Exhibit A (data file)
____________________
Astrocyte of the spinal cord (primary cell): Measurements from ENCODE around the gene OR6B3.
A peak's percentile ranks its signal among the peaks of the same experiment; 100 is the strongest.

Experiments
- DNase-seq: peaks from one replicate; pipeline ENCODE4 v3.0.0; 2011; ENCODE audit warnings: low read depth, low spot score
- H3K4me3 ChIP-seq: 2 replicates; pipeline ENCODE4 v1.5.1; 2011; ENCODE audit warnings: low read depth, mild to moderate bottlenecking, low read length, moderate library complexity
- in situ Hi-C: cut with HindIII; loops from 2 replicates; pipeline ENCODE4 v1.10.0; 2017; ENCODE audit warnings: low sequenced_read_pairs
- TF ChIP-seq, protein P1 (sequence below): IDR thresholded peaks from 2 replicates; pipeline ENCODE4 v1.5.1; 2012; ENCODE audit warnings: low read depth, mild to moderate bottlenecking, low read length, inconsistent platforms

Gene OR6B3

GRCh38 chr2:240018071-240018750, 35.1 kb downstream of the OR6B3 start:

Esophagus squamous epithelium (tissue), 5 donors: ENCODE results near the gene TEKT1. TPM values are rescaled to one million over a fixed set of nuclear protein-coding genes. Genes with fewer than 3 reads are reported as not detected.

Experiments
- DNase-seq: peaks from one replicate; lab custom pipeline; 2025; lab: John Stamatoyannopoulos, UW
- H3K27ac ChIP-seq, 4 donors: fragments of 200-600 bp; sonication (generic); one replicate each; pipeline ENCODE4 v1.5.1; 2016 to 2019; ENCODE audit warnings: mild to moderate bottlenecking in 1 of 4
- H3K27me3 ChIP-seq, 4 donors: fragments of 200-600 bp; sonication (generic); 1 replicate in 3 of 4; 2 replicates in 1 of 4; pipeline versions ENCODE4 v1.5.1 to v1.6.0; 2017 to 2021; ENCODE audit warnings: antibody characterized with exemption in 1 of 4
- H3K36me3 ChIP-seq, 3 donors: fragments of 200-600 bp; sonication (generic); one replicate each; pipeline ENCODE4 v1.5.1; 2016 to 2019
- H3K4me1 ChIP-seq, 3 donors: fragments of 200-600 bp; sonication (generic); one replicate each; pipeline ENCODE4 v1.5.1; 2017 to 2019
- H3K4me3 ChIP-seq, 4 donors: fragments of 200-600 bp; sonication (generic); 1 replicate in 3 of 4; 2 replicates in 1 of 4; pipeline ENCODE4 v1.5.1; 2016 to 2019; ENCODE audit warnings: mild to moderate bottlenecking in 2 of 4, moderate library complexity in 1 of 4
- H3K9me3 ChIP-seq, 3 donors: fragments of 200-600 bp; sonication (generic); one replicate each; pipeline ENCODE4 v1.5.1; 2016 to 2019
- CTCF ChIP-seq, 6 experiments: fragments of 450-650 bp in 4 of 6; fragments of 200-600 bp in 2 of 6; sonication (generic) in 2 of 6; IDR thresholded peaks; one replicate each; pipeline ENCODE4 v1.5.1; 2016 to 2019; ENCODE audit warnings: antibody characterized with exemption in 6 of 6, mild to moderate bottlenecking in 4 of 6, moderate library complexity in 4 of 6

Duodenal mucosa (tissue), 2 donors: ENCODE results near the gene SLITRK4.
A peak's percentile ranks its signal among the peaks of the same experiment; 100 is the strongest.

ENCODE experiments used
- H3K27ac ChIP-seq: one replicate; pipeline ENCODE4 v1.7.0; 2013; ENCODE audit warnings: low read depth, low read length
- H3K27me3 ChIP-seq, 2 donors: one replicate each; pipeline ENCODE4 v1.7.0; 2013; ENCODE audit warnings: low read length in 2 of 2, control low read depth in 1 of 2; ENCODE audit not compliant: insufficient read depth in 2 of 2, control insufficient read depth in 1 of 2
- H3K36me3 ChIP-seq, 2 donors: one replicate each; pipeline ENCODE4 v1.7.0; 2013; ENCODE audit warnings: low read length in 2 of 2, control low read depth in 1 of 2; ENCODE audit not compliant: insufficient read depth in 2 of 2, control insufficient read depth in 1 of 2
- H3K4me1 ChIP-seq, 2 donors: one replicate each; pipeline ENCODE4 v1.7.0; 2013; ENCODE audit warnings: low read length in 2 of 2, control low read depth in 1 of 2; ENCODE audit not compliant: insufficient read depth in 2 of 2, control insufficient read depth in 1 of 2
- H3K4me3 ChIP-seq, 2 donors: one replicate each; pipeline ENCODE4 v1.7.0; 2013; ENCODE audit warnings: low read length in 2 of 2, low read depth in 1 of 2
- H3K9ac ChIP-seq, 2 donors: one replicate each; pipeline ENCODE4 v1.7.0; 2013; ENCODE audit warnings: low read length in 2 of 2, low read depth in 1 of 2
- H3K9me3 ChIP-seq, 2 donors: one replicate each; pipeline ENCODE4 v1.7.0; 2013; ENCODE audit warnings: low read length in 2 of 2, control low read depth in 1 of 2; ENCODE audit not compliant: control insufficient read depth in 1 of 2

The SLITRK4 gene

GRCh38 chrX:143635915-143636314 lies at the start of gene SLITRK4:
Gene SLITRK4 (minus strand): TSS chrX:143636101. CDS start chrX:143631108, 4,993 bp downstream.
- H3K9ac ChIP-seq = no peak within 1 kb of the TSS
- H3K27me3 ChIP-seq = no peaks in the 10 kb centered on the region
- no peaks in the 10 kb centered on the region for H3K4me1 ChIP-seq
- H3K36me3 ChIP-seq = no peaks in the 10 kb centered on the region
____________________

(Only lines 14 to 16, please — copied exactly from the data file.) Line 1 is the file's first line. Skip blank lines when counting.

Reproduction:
- H3K27me3 ChIP-seq, 4 donors: fragments of 200-600 bp; sonication (generic); 1 replicate in 3 of 4; 2 replicates in 1 of 4; pipeline versions ENCODE4 v1.5.1 to v1.6.0; 2017 to 2021; ENCODE audit warnings: antibody characterized with exemption in 1 of 4
- H3K36me3 ChIP-seq, 3 donors: fragments of 200-600 bp; sonication (generic); one replicate each; pipeline ENCODE4 v1.5.1; 2016 to 2019
- H3K4me1 ChIP-seq, 3 donors: fragments of 200-600 bp; sonication (generic); one replicate each; pipeline ENCODE4 v1.5.1; 2017 to 2019